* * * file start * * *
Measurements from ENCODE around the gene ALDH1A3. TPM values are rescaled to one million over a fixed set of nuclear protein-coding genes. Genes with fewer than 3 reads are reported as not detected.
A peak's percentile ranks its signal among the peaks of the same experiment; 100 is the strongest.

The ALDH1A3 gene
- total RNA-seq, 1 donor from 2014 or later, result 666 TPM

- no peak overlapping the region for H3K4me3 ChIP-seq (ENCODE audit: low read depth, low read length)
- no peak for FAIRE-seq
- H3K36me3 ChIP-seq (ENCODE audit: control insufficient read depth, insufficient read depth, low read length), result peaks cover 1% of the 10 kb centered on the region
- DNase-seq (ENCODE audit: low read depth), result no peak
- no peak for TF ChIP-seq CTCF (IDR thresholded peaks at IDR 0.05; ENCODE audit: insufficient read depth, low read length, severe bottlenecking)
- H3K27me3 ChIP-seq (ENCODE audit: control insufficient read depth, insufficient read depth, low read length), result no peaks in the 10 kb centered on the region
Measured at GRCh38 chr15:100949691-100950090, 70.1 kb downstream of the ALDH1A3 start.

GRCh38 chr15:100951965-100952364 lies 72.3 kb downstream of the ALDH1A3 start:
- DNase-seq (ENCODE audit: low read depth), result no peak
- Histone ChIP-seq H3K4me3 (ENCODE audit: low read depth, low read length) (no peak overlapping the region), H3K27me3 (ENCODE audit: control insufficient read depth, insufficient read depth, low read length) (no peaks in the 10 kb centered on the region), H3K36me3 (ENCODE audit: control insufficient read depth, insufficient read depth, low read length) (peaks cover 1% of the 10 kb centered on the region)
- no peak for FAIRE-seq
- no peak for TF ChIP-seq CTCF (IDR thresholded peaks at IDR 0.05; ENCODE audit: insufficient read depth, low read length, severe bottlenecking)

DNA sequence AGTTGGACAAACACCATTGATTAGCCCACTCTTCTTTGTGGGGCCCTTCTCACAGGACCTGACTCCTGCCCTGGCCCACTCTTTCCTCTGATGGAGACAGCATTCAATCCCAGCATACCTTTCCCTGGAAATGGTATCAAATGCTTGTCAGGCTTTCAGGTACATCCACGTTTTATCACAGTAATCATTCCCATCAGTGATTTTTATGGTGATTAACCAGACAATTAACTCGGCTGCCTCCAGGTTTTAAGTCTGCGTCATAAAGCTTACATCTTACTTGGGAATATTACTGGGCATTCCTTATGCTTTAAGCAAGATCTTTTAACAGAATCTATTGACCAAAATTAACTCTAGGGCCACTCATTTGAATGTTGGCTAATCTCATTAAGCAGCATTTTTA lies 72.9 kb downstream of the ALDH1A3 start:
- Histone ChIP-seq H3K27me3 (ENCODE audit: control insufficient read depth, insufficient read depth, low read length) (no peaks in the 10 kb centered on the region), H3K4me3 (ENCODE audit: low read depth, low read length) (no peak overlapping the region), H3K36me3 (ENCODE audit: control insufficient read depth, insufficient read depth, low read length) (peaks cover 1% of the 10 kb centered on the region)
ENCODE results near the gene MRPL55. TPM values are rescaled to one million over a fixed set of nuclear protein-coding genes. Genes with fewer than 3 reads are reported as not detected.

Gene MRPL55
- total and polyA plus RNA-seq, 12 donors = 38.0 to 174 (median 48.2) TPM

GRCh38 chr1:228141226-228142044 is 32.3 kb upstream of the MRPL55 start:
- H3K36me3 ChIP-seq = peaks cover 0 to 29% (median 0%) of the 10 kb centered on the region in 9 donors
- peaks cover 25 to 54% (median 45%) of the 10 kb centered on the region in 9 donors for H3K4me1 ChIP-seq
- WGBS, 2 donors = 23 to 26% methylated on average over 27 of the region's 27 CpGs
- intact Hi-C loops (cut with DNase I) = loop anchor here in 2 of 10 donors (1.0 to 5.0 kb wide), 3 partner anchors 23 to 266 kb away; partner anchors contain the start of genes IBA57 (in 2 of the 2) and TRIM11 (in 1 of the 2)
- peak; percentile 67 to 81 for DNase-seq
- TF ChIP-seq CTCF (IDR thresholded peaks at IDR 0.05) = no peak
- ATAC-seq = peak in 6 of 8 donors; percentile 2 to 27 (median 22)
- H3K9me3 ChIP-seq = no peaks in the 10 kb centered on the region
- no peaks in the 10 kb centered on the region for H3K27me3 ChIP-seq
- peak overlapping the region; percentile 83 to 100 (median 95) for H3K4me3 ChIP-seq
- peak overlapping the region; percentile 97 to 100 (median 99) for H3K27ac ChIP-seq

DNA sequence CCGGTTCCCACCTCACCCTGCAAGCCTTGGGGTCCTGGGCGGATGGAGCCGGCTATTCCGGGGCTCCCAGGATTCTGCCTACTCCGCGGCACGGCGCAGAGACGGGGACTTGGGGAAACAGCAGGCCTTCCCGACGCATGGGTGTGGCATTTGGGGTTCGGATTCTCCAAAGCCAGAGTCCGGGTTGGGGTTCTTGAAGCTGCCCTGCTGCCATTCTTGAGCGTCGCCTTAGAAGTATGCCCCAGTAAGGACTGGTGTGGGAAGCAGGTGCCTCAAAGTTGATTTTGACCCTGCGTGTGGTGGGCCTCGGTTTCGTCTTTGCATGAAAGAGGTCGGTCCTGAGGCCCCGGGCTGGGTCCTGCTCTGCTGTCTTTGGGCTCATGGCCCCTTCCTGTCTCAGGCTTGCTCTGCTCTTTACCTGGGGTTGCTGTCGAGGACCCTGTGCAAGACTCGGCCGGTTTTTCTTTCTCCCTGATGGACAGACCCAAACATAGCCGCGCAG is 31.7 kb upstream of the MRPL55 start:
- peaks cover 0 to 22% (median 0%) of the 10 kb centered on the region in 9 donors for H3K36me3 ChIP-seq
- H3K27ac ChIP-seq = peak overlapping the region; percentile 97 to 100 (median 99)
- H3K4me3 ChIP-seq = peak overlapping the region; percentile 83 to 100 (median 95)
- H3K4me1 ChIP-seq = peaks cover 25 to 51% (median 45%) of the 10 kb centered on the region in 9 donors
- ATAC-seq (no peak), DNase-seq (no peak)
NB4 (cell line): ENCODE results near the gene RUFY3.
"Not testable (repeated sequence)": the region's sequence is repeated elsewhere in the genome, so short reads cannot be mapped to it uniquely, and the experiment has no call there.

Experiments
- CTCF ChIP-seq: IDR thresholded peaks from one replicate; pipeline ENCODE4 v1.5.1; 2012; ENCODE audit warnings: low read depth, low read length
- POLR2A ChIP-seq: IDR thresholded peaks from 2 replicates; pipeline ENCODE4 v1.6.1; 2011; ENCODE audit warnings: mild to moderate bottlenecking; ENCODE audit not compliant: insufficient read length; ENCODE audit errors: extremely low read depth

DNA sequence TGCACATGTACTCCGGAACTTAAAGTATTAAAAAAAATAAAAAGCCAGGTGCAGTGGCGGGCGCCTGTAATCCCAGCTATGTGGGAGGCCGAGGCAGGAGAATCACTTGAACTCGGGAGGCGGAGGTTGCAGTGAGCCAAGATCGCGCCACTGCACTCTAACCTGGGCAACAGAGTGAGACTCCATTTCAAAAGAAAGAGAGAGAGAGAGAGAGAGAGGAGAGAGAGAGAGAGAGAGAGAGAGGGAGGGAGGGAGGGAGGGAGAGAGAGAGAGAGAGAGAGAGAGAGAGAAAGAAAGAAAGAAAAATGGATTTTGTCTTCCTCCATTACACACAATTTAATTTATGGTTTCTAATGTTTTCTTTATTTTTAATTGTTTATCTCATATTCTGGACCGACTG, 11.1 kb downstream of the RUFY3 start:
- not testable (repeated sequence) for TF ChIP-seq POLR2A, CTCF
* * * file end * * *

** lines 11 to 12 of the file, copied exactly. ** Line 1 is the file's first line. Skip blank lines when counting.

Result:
Measured at GRCh38 chr15:100949691-100950090, 70.1 kb downstream of the ALDH1A3 start.

GRCh38 chr15:100951965-100952364 lies 72.3 kb downstream of the ALDH1A3 start: